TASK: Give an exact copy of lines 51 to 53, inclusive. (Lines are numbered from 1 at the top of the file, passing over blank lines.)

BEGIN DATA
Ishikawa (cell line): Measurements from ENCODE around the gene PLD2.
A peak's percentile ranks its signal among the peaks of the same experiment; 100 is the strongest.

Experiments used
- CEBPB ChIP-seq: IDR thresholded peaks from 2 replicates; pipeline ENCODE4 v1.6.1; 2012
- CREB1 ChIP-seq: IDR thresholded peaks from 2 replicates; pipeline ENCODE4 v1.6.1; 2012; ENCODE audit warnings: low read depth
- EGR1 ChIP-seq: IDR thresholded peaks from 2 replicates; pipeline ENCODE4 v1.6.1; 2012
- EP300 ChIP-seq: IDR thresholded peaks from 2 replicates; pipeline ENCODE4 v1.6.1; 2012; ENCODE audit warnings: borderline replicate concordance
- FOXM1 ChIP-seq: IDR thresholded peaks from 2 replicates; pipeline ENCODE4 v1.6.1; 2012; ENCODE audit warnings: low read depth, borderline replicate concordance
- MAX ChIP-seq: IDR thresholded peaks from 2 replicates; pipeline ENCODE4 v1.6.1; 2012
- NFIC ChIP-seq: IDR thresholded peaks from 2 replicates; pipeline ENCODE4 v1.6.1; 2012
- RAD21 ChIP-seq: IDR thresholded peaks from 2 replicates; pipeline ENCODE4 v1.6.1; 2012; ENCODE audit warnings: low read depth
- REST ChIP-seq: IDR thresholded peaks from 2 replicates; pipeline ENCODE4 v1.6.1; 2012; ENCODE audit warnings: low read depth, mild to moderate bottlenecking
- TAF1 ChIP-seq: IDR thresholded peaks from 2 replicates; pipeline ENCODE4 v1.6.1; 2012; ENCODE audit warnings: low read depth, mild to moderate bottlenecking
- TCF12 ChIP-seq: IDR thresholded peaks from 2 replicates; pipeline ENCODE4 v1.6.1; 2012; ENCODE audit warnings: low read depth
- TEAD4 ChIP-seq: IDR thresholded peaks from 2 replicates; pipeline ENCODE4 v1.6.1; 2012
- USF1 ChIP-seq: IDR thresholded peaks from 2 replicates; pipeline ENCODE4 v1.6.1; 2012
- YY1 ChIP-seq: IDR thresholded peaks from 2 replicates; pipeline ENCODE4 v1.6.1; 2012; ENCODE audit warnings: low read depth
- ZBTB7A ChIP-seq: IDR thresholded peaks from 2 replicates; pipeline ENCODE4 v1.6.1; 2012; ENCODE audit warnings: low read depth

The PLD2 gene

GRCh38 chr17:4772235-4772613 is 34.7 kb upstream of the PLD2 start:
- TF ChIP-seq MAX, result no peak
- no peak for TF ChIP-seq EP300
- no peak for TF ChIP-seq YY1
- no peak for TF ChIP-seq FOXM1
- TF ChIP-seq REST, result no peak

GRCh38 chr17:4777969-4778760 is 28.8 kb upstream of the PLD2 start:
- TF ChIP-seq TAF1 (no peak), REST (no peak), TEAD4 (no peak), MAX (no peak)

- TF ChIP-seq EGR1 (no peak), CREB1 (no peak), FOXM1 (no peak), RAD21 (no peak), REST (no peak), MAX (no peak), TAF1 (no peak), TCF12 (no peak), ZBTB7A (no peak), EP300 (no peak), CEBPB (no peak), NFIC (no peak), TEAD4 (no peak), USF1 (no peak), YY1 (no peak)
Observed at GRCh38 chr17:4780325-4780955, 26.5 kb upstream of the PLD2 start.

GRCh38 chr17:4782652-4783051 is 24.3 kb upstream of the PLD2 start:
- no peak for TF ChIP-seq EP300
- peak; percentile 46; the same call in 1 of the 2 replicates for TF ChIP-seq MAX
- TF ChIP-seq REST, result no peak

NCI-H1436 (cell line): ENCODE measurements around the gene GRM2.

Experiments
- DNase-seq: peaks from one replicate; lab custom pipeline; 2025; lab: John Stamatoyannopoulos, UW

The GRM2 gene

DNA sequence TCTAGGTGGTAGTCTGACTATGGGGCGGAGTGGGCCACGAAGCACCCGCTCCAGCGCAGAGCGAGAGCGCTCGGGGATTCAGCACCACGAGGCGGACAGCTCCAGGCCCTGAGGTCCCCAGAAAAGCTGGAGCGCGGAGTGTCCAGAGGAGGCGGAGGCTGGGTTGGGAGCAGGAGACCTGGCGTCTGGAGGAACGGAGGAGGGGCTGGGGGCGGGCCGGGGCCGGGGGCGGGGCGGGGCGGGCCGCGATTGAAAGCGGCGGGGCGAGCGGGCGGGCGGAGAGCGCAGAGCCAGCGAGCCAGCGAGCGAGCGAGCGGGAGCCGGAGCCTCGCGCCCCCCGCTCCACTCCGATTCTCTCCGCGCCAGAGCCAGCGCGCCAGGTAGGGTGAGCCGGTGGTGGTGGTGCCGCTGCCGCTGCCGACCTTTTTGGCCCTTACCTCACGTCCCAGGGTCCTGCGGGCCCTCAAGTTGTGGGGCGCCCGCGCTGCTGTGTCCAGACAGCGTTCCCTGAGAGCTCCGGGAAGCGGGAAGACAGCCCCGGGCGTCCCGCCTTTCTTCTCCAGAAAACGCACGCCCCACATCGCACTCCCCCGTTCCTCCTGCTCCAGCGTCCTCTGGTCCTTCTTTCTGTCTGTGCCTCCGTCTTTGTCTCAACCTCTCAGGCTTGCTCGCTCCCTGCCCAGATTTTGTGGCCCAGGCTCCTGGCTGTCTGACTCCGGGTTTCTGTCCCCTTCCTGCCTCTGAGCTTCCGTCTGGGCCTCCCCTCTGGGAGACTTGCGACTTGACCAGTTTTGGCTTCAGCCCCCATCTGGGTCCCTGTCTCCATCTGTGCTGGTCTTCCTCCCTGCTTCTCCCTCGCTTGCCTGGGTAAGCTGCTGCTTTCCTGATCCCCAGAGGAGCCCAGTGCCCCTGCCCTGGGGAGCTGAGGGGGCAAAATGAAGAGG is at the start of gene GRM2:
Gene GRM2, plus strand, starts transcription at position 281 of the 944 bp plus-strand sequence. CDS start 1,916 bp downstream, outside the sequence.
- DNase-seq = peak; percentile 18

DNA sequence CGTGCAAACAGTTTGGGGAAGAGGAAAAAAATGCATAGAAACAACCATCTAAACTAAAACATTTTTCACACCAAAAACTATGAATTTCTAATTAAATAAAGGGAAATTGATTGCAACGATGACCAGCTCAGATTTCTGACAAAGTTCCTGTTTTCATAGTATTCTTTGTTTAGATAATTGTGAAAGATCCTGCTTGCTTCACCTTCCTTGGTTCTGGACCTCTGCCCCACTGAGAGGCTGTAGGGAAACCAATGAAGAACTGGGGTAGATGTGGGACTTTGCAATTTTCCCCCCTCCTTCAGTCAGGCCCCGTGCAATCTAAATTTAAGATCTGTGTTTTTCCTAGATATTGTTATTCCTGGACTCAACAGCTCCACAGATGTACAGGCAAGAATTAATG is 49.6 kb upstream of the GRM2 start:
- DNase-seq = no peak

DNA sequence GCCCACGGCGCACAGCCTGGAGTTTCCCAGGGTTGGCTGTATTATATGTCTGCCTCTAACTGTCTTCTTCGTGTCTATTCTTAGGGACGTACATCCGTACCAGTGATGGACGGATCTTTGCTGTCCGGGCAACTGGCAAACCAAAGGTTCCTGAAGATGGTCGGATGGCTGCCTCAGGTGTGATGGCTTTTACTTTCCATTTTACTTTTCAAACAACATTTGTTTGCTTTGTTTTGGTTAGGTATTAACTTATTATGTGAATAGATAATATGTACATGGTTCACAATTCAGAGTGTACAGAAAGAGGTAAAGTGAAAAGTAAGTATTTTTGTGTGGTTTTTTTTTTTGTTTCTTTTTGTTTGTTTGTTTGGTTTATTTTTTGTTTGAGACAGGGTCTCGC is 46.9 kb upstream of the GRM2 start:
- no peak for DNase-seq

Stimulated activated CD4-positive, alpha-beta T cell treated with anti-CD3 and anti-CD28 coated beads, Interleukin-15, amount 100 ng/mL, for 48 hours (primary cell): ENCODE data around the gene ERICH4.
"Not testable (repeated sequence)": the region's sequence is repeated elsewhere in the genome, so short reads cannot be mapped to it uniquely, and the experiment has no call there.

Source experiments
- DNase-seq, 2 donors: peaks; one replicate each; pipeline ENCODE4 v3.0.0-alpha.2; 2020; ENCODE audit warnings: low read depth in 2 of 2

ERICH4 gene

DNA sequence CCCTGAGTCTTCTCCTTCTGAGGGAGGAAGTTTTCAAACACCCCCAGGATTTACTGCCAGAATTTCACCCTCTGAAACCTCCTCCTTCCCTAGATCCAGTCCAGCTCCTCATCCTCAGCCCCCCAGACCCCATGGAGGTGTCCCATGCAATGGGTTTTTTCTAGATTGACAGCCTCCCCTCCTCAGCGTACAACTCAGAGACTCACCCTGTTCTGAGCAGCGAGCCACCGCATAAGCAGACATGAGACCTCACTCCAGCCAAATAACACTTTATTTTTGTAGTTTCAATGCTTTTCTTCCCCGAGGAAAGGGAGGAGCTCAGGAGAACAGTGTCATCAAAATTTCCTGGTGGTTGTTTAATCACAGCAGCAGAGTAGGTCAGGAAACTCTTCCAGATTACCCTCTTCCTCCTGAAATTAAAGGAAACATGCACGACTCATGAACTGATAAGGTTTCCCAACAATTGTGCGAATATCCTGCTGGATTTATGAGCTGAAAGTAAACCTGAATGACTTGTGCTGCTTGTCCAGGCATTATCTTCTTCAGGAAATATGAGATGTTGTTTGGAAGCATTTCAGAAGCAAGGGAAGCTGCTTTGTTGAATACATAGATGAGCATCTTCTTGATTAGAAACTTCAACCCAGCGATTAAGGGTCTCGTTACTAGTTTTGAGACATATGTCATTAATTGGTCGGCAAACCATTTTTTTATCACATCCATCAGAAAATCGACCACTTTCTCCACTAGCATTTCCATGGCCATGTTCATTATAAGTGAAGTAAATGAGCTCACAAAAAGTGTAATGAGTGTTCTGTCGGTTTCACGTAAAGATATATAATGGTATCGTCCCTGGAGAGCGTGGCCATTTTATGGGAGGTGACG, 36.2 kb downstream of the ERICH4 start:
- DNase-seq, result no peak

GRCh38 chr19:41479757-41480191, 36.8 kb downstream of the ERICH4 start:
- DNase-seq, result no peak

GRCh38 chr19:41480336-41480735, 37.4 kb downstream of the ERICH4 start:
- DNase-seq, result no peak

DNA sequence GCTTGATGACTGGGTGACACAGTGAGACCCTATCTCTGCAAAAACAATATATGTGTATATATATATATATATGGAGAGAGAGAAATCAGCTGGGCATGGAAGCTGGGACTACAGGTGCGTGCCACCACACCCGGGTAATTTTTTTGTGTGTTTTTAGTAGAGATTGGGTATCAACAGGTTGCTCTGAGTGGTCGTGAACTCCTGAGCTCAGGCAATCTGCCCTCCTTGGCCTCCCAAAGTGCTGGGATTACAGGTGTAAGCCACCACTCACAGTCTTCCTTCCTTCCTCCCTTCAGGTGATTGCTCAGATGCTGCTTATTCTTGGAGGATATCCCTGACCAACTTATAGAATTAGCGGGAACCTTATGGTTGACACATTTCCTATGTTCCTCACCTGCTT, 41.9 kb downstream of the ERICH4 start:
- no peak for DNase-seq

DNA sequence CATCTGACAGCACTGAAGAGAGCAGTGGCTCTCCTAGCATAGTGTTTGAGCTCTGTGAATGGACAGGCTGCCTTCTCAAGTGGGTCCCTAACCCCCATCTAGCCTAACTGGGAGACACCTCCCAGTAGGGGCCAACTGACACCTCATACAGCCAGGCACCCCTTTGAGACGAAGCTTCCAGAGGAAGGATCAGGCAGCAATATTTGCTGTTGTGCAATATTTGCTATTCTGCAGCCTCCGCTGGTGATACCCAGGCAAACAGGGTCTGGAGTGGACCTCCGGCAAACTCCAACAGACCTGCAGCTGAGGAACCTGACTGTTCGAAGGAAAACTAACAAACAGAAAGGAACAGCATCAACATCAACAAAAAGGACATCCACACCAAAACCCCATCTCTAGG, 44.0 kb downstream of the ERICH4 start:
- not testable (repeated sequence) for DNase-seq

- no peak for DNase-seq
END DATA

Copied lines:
- DNase-seq, result no peak

GRCh38 chr19:41479757-41480191, 36.8 kb downstream of the ERICH4 start:
- DNase-seq, result no peak